Happy Harold Thaxton was one of the few country DJs in the greater Miami area and one of the most popular radio and TV personalities all over southern Florida back in the 1950s and 1960s. Although many people seem to remember him, his career is still largely obscure.
As I mentioned before, biographical facts about Thaxton are hard to come by. It's not known where Thaxton came from and when he began his career as "Happy Harold." Nevertheless, I'm quite sure his full name was Harold J. Thaxton, born in 1918. He was married to Anna Thaxton, who was born in 1929 in Hungary as Anna Kreuter. She immigrated to the US in 1949. They had a son, who died in a car crash in the early 1980s. After Happy Harold's death sometimes before 2000, she worked for a US senator before retiring.
In the late 1940s and early 1950s, Thaxton was a member of Uncle Harve's Ragtime Wranglers, a group that performed on WWPB in Miami. In 1948, the group began recording for the Red Bird label out of Fort Wayne, Indiana. How this Florida group ended up on a Indiana label is a mystery to me. The first record was "Rainbow of Roses" b/w "Montana Skies" with Harold (Lazy) Donelson on vocals and Thaxton doing the recitation on the A side. Two more records for the label followed in 1951.
|Billboard July 18, 1953, review of the Ragtime |
Wranglers' first Red Bird release. Although
the disc was originally issued in 1948, it seems
Red Bird re-released its records over the years.
In 1954, Thaxton worked with "Uncle Martin" Wales, a radio announcer for more than 20 years back then. That year, Wales started a new television show called "Sunset Ranch" on WITV that featured local Miami singers and musicians. Thaxton, "the one with the painted freckles and blacked-out teeth," led the show's house band, as stated in an article published in "The Miami News" on April 11, 1954. The band also included Harold (Lazy) Donelson on fiddle. Thaxton would appear with a guy called "Slappy" and they performed some kind of a comedy act. Artists that appeared on the show included Slim Somerville, Mrs. Henry Turner, James E. Thorpe, Johnny Burns, Molly Turner, Elaine Rouse, Rita Winters, and Jimmie Martin. Several of the artists were at one time or another members of Thaxton's band. Also Charlie McCoy and his group as well as Vulco recording artists Billy Eldridge and the Fireballs appeared on the show several times.
However, by 1955, Thaxton produced his own barn dance show called "The Old South Jamboree" on WMIL, which was held Saturday evenings from the porch of an old parking lot. It was probably Mun. Auto Sales' lot on NW 36th Street, where he also had parked a Volkswagon bus. This venue possibly also housed the Sunset Ranch and was owned by William "Alabama Bill" Lehman, who would go on the be a US congressman. Thaxton would do a regular afternoon radio show from the back of that bus, too. The Old South Jamboree was on air as early as 1955 and was held at least until 1958. Another witness remembers he attended dances hosted by Happy Harold at the old Dade County Armory at 7th Avenue and NW 28th Street. "He was there every Saturday night for years," as he remembers. The armory building is now gone and was replaced by a seafood restaurant.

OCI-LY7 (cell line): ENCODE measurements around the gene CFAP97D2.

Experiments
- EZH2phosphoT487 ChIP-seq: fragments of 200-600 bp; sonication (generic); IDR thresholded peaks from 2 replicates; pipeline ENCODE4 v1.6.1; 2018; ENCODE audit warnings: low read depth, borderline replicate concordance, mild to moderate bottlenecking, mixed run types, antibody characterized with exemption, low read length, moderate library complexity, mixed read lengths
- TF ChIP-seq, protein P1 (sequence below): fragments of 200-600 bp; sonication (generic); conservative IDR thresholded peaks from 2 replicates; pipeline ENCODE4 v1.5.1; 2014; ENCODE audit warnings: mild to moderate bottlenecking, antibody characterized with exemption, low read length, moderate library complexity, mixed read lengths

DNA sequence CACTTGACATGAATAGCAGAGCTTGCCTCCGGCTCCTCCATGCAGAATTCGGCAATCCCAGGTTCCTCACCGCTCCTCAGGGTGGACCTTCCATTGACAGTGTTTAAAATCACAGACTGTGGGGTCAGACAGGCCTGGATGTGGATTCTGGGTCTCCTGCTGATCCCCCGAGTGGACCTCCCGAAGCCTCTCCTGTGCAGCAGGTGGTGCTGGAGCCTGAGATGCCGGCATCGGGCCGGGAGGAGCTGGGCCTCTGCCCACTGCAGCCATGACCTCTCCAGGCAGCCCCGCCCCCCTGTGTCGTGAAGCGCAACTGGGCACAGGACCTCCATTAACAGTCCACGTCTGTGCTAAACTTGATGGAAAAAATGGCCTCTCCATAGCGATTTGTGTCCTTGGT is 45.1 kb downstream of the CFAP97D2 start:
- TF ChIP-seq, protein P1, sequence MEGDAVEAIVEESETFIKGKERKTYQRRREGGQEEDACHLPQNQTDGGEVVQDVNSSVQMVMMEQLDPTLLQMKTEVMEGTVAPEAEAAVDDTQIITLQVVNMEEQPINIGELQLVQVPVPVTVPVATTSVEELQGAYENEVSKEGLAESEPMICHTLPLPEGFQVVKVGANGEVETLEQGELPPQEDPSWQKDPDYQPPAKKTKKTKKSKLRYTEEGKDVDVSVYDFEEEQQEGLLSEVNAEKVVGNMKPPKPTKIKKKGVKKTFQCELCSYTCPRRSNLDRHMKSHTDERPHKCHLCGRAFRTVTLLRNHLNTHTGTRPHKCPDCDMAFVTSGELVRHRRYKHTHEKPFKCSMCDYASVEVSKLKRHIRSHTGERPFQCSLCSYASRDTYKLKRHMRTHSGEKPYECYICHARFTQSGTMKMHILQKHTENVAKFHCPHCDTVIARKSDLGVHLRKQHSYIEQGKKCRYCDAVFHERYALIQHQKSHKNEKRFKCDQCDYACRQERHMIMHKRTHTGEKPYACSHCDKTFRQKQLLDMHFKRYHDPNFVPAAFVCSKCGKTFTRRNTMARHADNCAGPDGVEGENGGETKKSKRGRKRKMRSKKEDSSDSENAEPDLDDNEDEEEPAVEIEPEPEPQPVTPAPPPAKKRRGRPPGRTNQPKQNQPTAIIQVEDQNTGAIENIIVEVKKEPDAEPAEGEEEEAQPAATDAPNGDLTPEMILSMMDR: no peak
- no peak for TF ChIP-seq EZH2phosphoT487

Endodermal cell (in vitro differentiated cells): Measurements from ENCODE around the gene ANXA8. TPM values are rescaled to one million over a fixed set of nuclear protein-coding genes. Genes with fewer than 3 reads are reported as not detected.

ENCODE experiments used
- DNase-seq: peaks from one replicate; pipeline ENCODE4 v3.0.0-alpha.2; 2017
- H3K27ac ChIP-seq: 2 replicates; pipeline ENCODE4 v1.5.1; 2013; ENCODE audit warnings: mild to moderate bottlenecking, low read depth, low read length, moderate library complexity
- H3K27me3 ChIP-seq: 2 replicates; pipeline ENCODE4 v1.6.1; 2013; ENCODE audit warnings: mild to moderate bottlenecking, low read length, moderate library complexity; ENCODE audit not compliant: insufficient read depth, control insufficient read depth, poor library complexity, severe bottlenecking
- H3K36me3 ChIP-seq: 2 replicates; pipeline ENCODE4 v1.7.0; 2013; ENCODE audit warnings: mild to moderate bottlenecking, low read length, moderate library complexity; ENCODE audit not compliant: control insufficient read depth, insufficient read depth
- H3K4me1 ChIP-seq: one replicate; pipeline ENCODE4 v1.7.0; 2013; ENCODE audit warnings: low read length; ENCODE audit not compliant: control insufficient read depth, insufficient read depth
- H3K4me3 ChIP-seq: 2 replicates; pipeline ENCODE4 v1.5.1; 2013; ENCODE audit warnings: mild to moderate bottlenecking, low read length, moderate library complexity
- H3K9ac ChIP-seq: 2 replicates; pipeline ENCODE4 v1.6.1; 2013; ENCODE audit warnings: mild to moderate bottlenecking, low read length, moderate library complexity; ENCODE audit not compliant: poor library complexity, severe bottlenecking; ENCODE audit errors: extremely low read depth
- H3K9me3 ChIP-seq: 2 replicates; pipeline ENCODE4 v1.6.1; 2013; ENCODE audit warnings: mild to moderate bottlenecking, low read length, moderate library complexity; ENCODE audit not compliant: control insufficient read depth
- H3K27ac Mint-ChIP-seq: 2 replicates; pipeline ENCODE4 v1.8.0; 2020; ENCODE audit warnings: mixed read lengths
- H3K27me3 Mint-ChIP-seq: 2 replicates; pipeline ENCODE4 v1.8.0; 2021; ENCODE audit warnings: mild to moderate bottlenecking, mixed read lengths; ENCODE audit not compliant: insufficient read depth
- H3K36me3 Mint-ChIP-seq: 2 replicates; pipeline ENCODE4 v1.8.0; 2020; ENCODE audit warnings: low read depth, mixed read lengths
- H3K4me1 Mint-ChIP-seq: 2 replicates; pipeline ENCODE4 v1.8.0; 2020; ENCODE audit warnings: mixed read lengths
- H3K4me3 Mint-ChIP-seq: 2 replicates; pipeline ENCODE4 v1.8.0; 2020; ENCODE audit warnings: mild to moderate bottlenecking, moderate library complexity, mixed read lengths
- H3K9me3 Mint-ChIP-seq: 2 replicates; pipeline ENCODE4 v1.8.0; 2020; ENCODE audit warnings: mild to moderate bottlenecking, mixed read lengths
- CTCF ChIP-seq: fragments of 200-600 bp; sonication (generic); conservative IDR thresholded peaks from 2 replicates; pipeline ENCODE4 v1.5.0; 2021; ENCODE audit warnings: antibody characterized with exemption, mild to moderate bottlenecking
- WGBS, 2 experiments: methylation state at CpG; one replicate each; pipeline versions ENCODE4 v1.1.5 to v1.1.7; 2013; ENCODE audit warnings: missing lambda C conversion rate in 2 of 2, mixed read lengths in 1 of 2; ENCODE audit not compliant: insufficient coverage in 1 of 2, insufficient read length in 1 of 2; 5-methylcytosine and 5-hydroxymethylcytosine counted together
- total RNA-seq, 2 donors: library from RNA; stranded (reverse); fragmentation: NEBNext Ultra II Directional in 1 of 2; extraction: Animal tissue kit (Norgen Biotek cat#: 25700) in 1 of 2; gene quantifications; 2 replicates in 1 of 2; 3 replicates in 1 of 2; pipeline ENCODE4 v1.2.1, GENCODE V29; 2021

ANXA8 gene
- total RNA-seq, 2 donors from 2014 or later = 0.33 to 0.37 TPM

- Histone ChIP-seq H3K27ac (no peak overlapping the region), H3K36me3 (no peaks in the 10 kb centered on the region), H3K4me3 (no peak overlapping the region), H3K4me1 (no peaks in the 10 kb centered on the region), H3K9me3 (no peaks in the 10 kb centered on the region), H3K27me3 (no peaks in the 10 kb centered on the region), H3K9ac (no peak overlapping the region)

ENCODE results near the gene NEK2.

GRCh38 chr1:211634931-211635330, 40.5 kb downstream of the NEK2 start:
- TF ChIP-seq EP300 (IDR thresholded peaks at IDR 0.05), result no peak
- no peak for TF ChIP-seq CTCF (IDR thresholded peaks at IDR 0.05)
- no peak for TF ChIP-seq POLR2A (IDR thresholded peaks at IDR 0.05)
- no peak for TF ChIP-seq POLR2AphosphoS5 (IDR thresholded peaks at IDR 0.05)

A couple of familiar names appeared on Happy Harold's Old South Jamboree, including Mel Tillis, Charlie McCoy, Kent Westberry, and Jimmy Voytek. The house band was made up of Bill Phillips, Bill Johnson, Charlie Justice, and Johnny Paycheck. Other band members at one time or another included the band's roadie called Shorty, Eddie Thorpe, Mollie Turner, Charlie McCoy, Mike Shaw, and Russ Samuel. Samuel, who had a record out on AFS in 1960 with the Vanguards, remembers Happy Harold:
I knew and worked with Happy Harold in the early sixties. I guess the first time I met him was probably when I stopped by his radio show one afternoon to get him to listen to a demo record my band and I had recorded. He not only listened but played it on the air right then on the spot, even though it was only a demo.Happy Harold was so well-known and popular that the pharmacy on Palm Avenue and 41th Street in Hialeah, where Harold would eat breakfast, had a sign on its restaurant counter telling people "Happy Harold Eats Breakfast Here." But his popularity was not limited to the Miami area. His radio/TV shows were broadcast all over southern Florida and he booked many artists on his stage shows across the Sunshine State's south.
Kent Westberry, who worked with Happy Harold in the late 1950s and knew him quite well, remembered that Happy Harold also recorded a 45 disc for Harold Doane's country label Perfect Records in Miami. One of his band members, Mike Shaw, also cut a single for the same label. It seems Harold worked with quite a lot artists.
In the early 1960s, Harold ran for city council but wasn't elected. One reason could have been the fact that everyone knew Happy Harold but no one knew Harold Thaxton, as he was presented during the election campaign. In 1964, Thaxton joined WIII in Miami along with another veteran country DJ, Cracker Jim Brooker. By 1968, Harold was working at WOAH on 71th Street in Miami, a country station previously known as WFEC. Harold recorded a lot of commercial spots at that time for such companies as "Mr. King's Pony Farm" and "A-1 King Size Sandwiches." WOAH shortly thereafter changed its format, aimed at a Latin American audience. What happened to Harold afterwards is not known (to me, at least).
Thanks to Anna, Russ, Jim, Virginia, Charlie, Terry, Jack.